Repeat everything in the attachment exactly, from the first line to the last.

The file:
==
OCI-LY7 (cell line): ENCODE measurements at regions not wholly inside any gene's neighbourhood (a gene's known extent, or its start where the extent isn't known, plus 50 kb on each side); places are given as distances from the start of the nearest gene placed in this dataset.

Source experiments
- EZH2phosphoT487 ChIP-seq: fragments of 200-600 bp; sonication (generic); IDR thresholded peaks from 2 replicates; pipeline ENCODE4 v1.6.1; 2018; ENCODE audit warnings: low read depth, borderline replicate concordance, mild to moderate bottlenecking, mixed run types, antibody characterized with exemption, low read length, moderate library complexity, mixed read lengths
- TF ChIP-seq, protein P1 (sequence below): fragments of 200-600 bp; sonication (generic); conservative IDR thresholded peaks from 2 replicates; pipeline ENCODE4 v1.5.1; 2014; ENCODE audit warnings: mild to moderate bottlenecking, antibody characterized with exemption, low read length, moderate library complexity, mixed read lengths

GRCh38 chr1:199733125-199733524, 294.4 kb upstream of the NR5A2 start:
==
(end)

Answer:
OCI-LY7 (cell line): ENCODE measurements at regions not wholly inside any gene's neighbourhood (a gene's known extent, or its start where the extent isn't known, plus 50 kb on each side); places are given as distances from the start of the nearest gene placed in this dataset.

Source experiments
- EZH2phosphoT487 ChIP-seq: fragments of 200-600 bp; sonication (generic); IDR thresholded peaks from 2 replicates; pipeline ENCODE4 v1.6.1; 2018; ENCODE audit warnings: low read depth, borderline replicate concordance, mild to moderate bottlenecking, mixed run types, antibody characterized with exemption, low read length, moderate library complexity, mixed read lengths
- TF ChIP-seq, protein P1 (sequence below): fragments of 200-600 bp; sonication (generic); conservative IDR thresholded peaks from 2 replicates; pipeline ENCODE4 v1.5.1; 2014; ENCODE audit warnings: mild to moderate bottlenecking, antibody characterized with exemption, low read length, moderate library complexity, mixed read lengths

GRCh38 chr1:199733125-199733524, 294.4 kb upstream of the NR5A2 start: